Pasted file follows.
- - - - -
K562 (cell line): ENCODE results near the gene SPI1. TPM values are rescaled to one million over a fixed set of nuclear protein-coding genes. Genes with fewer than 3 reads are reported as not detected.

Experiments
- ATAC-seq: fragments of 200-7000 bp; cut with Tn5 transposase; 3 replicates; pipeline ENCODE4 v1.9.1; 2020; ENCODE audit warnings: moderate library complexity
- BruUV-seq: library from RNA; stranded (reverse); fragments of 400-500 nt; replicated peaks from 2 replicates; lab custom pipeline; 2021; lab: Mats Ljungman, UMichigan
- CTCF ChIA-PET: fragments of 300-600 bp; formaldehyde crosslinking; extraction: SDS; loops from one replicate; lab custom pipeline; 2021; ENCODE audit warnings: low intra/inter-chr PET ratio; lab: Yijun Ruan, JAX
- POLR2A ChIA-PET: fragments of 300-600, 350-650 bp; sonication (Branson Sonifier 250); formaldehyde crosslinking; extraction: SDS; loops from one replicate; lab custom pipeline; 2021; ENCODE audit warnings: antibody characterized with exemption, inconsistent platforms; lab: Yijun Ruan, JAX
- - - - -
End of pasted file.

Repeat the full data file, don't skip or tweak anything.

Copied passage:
K562 (cell line): ENCODE results near the gene SPI1. TPM values are rescaled to one million over a fixed set of nuclear protein-coding genes. Genes with fewer than 3 reads are reported as not detected.

Experiments
- ATAC-seq: fragments of 200-7000 bp; cut with Tn5 transposase; 3 replicates; pipeline ENCODE4 v1.9.1; 2020; ENCODE audit warnings: moderate library complexity
- BruUV-seq: library from RNA; stranded (reverse); fragments of 400-500 nt; replicated peaks from 2 replicates; lab custom pipeline; 2021; lab: Mats Ljungman, UMichigan
- CTCF ChIA-PET: fragments of 300-600 bp; formaldehyde crosslinking; extraction: SDS; loops from one replicate; lab custom pipeline; 2021; ENCODE audit warnings: low intra/inter-chr PET ratio; lab: Yijun Ruan, JAX
- POLR2A ChIA-PET: fragments of 300-600, 350-650 bp; sonication (Branson Sonifier 250); formaldehyde crosslinking; extraction: SDS; loops from one replicate; lab custom pipeline; 2021; ENCODE audit warnings: antibody characterized with exemption, inconsistent platforms; lab: Yijun Ruan, JAX